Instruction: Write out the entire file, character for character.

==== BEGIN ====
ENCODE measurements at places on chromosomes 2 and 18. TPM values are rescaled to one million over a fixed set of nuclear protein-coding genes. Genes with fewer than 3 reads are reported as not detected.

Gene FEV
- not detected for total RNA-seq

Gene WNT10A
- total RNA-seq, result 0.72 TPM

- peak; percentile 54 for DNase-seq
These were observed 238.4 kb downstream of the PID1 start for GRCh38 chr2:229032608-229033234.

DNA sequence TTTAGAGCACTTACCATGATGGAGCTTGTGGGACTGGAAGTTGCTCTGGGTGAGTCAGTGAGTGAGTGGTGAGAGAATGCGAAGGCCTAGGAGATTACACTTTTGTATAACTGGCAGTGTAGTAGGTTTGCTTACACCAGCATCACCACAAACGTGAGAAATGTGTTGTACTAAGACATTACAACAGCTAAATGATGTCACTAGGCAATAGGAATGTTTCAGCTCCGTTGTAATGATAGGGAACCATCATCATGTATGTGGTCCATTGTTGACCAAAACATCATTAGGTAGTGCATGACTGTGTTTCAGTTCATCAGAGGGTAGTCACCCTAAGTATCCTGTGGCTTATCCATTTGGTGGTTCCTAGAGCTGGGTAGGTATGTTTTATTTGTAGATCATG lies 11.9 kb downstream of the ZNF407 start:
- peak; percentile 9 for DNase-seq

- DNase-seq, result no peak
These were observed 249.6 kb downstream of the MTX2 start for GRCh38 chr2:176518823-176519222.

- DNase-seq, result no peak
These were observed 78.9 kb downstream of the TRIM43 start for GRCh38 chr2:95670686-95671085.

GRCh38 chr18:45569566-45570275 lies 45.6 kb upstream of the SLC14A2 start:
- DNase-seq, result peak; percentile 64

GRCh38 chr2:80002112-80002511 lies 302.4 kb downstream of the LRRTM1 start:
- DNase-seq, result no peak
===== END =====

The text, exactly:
ENCODE measurements at places on chromosomes 2 and 18. TPM values are rescaled to one million over a fixed set of nuclear protein-coding genes. Genes with fewer than 3 reads are reported as not detected.

Gene FEV
- not detected for total RNA-seq

Gene WNT10A
- total RNA-seq, result 0.72 TPM

- peak; percentile 54 for DNase-seq
These were observed 238.4 kb downstream of the PID1 start for GRCh38 chr2:229032608-229033234.

DNA sequence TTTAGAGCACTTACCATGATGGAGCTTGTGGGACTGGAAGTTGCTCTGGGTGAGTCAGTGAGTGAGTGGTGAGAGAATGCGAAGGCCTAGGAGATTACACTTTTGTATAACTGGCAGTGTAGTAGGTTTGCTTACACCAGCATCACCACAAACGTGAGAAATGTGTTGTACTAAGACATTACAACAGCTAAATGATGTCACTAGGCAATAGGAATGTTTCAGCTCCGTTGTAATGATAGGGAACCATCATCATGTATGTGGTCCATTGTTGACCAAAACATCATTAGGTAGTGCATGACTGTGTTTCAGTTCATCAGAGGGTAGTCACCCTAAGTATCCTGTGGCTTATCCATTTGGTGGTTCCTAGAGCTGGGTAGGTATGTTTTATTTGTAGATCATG lies 11.9 kb downstream of the ZNF407 start:
- peak; percentile 9 for DNase-seq

- DNase-seq, result no peak
These were observed 249.6 kb downstream of the MTX2 start for GRCh38 chr2:176518823-176519222.

- DNase-seq, result no peak
These were observed 78.9 kb downstream of the TRIM43 start for GRCh38 chr2:95670686-95671085.

GRCh38 chr18:45569566-45570275 lies 45.6 kb upstream of the SLC14A2 start:
- DNase-seq, result peak; percentile 64

GRCh38 chr2:80002112-80002511 lies 302.4 kb downstream of the LRRTM1 start:
- DNase-seq, result no peak